10. OpenLayers 3 Based Routing Interface

The goal of this chapter is to create a simple web-based user interface to pgRouting based on OpenLayers 3. The user will be able to choose start and destination locations, and get the route from the start point to the destination point.

The start and destination points are created by the user, with simple clicks on the map. The start and destination coordinates are then sent to the WMS server (GeoServer), as parameters to a WMS GetMap request. The resulting image is added as an image layer to the map.

10.1. OpenLayers 3 introduction

OpenLayers 3 is a complete rewrite of OpenLayers 2. It uses modern JavaScript, and HTML5 technologies such as Canvas and WebGL for the rendering of images/tiles and vectors.

Creating an OpenLayers 3 map in a web page involves creating a map object, which is an instance of the ol.Map class. Then, data layers and controls can be added to that map object.

The center and resolution (zoom level) of the map are controlled through the view object. Unless other mapping libraries, the view is separated from the map; one advantage is to allow multiple maps to share the same view. See this example.

OpenLayers 3 features three renderers: the Canvas renderer, the WebGL renderer, and the DOM renderer. Currently, the most capable renderer is Canvas. In particular the Canvas renderer supports vector layers, while the other two don’t. Canvas is the default renderer, and the renderer used in this workshop.


In the future the WebGL renderer will be used to draw large quantities of vectors and 3D objects.

10.2. Creating a minimal map

Let’s create our first OpenLayers 3 map: open a text editor and copy this code into a file named ol3.html. You can save this file on the Desktop and open it with a web browser.

<!DOCTYPE html>
  <title>ol3 pgRouting client</title>
  <meta charset="utf-8">
  <link href="ol3/ol.css" rel="stylesheet">
  #map {
    width: 100%;
    height: 400px;
  <div id="map"></div>
  <script src="ol3/ol.js"></script>
  <script type="text/javascript">
  var map = new ol.Map({
    target: 'map',
    layers: [
      new ol.layer.Tile({
        source: new ol.source.OSM()
    view: new ol.View({
      center: [-13657275.569447909, 5699392.057118396],
      zoom: 10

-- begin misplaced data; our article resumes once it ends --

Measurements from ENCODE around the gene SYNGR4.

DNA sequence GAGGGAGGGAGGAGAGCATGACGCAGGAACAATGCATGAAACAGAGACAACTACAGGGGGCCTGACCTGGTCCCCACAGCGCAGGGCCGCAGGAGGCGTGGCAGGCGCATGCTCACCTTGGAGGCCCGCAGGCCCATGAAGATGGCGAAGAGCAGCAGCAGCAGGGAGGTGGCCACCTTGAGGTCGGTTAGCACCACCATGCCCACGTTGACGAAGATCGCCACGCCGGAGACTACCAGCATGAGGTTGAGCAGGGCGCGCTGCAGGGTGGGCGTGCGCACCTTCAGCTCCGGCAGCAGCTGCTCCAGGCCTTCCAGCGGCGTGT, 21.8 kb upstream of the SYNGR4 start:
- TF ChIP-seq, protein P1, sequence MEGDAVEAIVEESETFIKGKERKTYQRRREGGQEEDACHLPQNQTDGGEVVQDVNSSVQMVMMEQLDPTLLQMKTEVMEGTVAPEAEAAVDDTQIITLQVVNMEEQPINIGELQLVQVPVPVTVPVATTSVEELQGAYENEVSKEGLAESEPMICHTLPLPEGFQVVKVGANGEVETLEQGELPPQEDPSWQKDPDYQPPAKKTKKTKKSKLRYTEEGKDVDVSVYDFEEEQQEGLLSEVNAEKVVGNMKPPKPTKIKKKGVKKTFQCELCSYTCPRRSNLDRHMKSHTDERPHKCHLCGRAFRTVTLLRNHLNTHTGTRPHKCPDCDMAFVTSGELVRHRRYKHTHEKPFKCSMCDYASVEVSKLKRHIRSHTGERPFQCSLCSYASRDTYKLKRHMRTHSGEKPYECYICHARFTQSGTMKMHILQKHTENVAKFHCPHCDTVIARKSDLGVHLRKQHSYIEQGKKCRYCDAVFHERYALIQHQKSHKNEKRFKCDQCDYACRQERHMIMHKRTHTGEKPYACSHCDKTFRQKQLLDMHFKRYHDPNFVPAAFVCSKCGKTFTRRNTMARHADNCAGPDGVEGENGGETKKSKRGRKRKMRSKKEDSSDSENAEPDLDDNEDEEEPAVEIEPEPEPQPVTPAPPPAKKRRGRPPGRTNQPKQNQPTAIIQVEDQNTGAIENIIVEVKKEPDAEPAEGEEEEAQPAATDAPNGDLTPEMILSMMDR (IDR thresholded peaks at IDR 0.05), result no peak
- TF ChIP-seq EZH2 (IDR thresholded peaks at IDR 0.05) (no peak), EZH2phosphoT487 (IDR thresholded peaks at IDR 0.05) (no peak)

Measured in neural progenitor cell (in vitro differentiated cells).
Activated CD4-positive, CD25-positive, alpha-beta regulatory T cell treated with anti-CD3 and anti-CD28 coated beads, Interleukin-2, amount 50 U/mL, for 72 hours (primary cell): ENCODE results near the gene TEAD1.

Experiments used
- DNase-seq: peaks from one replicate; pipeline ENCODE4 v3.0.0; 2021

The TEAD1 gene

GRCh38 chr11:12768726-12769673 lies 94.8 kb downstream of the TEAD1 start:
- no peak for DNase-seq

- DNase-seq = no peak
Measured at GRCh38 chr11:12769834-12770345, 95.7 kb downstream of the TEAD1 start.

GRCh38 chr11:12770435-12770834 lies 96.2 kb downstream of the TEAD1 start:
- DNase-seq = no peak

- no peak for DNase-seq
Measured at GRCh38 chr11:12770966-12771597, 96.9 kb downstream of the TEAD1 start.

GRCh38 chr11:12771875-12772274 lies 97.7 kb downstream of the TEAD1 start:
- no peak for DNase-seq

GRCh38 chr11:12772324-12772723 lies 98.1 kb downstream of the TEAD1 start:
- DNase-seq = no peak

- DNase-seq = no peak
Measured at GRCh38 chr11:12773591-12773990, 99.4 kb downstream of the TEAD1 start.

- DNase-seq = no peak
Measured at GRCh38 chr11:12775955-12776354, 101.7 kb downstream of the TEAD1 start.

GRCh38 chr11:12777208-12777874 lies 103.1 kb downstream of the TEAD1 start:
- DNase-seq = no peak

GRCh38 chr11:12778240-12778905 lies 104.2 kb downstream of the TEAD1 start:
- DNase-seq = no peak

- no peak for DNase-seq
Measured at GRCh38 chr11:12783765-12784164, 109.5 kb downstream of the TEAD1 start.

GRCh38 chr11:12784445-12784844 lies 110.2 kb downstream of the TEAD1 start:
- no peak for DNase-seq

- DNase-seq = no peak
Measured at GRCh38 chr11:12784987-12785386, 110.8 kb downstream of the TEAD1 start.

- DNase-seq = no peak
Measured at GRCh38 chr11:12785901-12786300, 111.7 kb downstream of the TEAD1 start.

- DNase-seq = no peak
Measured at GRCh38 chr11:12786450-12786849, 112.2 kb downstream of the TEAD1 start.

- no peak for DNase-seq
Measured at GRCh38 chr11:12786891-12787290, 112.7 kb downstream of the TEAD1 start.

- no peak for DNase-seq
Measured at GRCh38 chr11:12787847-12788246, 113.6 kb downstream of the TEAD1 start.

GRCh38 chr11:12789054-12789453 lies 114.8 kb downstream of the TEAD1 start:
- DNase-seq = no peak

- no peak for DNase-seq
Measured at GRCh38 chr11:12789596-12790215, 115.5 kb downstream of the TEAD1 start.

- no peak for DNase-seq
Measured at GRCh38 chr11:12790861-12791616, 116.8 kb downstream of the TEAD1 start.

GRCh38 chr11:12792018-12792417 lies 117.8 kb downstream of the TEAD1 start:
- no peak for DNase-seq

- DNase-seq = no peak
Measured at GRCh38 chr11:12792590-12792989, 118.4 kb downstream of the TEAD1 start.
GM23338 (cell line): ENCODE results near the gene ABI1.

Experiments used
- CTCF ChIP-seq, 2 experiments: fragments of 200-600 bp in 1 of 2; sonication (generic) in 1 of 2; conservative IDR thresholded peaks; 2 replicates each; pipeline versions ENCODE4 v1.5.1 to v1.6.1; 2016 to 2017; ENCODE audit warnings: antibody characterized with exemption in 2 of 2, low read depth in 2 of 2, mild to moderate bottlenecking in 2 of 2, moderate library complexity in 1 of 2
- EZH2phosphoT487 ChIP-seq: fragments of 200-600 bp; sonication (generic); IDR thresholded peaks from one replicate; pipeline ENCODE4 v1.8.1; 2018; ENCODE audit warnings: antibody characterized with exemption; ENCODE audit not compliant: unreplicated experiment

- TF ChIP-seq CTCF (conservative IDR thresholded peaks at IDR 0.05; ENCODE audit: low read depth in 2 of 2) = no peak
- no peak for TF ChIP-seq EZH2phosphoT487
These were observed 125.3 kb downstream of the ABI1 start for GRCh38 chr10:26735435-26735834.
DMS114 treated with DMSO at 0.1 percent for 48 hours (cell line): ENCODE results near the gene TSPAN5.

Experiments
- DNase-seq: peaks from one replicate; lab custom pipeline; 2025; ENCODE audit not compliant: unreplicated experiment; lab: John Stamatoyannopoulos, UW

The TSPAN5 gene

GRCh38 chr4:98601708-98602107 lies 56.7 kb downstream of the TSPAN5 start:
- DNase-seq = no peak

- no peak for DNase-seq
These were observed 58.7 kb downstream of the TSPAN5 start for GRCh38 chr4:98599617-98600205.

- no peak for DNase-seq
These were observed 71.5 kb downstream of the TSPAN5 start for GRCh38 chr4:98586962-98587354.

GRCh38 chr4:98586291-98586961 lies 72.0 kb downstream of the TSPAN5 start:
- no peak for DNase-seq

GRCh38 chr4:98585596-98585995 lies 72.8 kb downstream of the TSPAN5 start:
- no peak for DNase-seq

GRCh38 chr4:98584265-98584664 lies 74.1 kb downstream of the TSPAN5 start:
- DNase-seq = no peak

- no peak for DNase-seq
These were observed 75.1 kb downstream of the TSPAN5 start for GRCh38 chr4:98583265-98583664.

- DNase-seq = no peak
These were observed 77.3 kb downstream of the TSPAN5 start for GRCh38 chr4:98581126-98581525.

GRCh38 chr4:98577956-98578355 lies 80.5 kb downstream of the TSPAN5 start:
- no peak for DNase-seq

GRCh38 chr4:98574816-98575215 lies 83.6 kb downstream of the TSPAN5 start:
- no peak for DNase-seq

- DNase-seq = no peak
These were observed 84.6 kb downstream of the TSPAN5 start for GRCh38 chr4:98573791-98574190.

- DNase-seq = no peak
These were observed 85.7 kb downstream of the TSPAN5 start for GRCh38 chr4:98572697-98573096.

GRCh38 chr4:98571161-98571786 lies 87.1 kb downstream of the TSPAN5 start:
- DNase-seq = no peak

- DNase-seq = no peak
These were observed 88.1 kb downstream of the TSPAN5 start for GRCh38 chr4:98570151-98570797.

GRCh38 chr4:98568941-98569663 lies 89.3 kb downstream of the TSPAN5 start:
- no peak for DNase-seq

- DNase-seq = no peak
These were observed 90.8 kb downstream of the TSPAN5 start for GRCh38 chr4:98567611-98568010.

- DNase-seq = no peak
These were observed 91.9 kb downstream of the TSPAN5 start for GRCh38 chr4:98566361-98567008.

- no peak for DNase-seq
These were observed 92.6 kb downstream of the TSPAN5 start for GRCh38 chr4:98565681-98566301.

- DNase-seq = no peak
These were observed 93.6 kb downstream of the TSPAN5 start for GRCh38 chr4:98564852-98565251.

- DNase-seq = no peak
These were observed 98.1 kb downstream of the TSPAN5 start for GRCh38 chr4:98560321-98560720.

controls: ol.control.defaults({
      attributionOptions: {
        collapsible: false

This web page includes a simple map with an OpenStreetMap layer and center to a predifined location. There is no routing-related code for now; just a simple map with stantard navigation tools.

Line by line we have:

  • Line 6: include the default OpenLayers CSS file.
  • Line 7 to Line 12: CSS rules to give dimensions to the map DOM element.
  • Line 15: add a div element for the map. The element’s identifier is map.
  • Line 16: load the OpenLayers 3 library code. Functions and classes in the ol namespace come from there.
  • Line 18 to Line 29: the JavaScript code specific to that example.

Let’s have a closer look at the code that create the OpenLayers 3 code:

var map = new ol.Map({
  target: 'map',
  layers: [
    new ol.layer.Tile({
      source: new ol.source.OSM()
  view: new ol.View({
    center: [-13657275.569447909, 5699392.057118396],
    zoom: 10
  controls: ol.control.defaults({
    attributionOptions: {
      collapsible: false

This code creates an ol.Map instance whose target is the map DOM element in the HTML page. The map is configured with a tile layer, itself configured with an OpenStreetMap source. The map is also configured with a view instance (of the ol.View class) with predefined values for the center and the zoom level.

You can change the center and zoom level in the code and observe the effect of your changes by reloading the page in the browser. You can also use the browser’s JavaScript console to make live changes to the view. For example:

map.getView().setCenter([-29686, 6700403]);

10.3. WMS GET parameters

Add this code after the creation of the map: